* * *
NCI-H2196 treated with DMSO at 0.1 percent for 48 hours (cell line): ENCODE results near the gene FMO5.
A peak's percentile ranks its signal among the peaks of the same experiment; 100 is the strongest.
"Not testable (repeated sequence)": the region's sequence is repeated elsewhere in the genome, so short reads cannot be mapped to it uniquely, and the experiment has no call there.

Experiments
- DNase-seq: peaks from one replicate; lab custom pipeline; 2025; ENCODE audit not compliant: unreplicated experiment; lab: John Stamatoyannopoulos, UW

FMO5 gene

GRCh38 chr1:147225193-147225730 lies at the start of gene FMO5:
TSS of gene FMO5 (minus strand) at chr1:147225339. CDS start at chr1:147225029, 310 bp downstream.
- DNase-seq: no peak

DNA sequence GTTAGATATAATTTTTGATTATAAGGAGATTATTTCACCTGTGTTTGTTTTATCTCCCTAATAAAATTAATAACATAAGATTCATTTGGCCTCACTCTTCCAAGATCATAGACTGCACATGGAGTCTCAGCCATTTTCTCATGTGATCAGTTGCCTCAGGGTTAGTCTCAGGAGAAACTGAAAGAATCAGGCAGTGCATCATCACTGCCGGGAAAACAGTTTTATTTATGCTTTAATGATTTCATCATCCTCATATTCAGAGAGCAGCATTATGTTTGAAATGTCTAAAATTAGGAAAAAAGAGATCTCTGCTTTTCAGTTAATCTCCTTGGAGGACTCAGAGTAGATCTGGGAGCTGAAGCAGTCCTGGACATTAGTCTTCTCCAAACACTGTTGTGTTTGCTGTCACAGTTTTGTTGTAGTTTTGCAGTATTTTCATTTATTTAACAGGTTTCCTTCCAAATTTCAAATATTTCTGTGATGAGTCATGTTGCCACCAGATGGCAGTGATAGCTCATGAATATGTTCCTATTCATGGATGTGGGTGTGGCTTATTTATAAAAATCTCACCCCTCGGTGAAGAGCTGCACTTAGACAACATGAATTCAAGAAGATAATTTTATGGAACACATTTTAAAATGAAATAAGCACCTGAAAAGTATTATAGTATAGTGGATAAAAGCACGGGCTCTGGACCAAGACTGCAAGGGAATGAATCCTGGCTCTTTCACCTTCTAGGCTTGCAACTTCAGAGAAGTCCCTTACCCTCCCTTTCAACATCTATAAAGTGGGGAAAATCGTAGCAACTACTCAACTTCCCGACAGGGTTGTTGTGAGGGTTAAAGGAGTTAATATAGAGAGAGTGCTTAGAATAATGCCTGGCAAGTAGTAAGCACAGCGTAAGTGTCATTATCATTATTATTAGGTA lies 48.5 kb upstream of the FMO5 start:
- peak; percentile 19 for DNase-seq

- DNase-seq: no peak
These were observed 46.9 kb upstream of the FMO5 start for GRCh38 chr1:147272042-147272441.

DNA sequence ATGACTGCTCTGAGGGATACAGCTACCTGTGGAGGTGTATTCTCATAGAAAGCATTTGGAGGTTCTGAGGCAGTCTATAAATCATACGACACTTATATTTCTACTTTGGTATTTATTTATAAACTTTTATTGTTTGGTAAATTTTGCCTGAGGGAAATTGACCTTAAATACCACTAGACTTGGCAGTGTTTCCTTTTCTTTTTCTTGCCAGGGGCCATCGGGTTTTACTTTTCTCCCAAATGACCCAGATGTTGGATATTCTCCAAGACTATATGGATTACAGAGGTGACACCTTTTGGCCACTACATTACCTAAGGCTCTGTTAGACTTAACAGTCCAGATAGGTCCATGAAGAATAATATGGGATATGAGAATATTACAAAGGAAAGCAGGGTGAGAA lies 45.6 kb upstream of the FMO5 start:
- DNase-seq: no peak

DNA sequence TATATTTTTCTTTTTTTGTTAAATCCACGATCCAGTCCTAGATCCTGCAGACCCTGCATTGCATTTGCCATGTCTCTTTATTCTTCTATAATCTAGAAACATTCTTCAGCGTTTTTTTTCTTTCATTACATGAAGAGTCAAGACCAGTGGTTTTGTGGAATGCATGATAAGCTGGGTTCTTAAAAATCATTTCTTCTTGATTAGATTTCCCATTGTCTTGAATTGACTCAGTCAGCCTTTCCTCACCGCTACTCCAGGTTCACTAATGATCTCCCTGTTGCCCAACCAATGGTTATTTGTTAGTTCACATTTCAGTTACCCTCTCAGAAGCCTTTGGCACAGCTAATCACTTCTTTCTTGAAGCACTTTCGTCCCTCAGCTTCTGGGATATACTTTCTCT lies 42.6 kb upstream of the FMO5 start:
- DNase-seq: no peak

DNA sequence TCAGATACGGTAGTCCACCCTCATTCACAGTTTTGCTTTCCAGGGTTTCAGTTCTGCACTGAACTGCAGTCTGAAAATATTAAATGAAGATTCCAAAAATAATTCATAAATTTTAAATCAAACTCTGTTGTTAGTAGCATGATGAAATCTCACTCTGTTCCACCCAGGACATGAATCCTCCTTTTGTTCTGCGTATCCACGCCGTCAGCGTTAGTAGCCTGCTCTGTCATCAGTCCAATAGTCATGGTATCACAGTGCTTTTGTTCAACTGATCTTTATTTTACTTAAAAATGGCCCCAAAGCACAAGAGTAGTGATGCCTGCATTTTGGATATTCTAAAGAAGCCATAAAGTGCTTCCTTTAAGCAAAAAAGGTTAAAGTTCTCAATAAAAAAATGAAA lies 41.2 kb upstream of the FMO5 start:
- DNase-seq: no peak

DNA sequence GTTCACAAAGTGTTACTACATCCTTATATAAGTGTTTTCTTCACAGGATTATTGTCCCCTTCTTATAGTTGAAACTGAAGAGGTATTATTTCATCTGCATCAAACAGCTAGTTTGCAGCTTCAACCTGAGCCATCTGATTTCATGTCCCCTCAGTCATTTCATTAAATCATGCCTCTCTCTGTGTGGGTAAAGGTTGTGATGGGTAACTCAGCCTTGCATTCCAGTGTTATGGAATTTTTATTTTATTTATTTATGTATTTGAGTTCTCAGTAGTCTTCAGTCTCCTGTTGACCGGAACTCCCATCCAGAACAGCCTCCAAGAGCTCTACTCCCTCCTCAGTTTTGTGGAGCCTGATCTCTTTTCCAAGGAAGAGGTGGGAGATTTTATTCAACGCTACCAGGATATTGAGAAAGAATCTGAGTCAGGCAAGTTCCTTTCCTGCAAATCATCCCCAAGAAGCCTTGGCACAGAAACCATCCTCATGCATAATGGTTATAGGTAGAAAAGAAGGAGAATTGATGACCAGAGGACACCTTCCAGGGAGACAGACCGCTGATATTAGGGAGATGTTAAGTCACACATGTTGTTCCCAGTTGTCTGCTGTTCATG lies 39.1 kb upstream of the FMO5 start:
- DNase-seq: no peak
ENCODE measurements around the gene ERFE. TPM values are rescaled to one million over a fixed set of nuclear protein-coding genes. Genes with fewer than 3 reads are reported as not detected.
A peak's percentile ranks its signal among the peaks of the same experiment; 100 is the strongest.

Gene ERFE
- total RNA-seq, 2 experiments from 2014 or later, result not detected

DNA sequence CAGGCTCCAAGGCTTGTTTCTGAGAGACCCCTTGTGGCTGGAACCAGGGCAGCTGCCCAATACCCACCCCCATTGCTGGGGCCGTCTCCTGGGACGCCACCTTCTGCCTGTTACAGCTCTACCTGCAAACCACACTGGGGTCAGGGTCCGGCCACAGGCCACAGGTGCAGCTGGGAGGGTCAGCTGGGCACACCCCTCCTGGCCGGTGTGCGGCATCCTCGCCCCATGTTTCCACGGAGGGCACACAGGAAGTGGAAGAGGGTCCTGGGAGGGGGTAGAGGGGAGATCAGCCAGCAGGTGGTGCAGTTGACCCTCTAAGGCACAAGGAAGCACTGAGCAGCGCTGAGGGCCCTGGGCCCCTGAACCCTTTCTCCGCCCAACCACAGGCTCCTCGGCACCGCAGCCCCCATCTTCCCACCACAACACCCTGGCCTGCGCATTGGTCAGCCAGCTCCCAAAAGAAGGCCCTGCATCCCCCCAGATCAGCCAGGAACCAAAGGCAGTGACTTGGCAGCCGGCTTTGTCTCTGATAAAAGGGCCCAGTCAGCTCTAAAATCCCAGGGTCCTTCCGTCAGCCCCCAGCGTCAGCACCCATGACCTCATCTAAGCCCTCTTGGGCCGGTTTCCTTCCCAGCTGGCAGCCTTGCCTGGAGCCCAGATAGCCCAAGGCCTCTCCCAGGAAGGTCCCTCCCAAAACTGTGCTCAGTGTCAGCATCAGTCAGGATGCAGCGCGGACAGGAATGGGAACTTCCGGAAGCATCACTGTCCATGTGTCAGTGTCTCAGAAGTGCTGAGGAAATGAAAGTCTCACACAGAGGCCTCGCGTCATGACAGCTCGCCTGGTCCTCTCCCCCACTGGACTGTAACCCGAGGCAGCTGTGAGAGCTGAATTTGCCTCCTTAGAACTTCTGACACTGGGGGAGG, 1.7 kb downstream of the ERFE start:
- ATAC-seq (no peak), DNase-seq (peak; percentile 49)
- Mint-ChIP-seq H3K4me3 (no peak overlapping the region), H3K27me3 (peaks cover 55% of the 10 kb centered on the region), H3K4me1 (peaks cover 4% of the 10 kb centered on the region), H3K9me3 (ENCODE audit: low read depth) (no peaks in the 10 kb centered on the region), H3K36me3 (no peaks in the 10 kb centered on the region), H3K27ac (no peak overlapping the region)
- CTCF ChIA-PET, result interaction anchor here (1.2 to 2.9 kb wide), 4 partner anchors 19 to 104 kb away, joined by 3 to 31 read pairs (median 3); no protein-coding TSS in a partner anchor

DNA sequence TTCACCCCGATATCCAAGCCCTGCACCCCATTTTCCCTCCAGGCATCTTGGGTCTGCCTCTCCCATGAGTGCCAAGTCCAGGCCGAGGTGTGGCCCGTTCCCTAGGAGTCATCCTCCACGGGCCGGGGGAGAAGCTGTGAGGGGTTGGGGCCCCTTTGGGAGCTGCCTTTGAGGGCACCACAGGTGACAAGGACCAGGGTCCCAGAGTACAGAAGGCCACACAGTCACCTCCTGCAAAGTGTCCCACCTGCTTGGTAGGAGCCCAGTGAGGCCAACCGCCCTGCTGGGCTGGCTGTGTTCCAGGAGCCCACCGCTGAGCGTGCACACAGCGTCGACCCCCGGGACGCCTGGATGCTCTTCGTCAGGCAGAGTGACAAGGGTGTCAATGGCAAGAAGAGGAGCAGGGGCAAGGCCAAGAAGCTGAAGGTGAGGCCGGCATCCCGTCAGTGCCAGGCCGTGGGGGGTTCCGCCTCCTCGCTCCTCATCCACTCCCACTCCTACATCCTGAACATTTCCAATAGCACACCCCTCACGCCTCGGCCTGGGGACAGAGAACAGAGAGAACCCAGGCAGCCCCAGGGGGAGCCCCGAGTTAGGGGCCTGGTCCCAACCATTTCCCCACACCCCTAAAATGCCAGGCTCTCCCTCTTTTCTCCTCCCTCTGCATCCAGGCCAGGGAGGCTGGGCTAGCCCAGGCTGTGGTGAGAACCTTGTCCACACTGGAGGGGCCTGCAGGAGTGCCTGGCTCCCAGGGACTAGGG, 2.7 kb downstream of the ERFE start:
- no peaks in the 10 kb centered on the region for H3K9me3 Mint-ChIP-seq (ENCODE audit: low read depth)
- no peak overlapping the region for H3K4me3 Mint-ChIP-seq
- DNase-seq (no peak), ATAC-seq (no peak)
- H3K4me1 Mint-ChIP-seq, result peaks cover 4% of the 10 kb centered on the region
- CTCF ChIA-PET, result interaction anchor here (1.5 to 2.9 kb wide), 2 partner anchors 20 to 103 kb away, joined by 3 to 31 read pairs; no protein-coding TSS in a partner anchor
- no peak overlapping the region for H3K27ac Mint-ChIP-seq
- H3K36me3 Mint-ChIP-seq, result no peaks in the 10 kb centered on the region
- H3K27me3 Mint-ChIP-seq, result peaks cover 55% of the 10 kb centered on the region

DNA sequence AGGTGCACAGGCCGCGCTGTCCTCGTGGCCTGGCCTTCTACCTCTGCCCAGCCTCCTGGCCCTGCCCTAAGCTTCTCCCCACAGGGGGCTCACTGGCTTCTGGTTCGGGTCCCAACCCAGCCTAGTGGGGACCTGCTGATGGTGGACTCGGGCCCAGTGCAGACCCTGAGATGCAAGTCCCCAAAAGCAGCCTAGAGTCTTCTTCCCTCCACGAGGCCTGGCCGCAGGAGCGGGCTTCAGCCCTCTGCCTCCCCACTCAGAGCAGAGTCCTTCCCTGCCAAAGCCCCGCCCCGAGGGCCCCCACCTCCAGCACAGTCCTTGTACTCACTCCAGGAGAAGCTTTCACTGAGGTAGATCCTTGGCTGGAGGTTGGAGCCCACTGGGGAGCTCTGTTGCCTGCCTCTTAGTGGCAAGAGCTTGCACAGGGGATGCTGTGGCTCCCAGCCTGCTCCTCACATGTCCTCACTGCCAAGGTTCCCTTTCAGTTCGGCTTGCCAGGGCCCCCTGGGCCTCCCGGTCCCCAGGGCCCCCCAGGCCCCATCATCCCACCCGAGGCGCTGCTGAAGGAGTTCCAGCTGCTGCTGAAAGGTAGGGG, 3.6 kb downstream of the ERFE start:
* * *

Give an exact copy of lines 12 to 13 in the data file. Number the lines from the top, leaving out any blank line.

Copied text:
- DNase-seq: no peak
These were observed 46.9 kb upstream of the FMO5 start for GRCh38 chr1:147272042-147272441.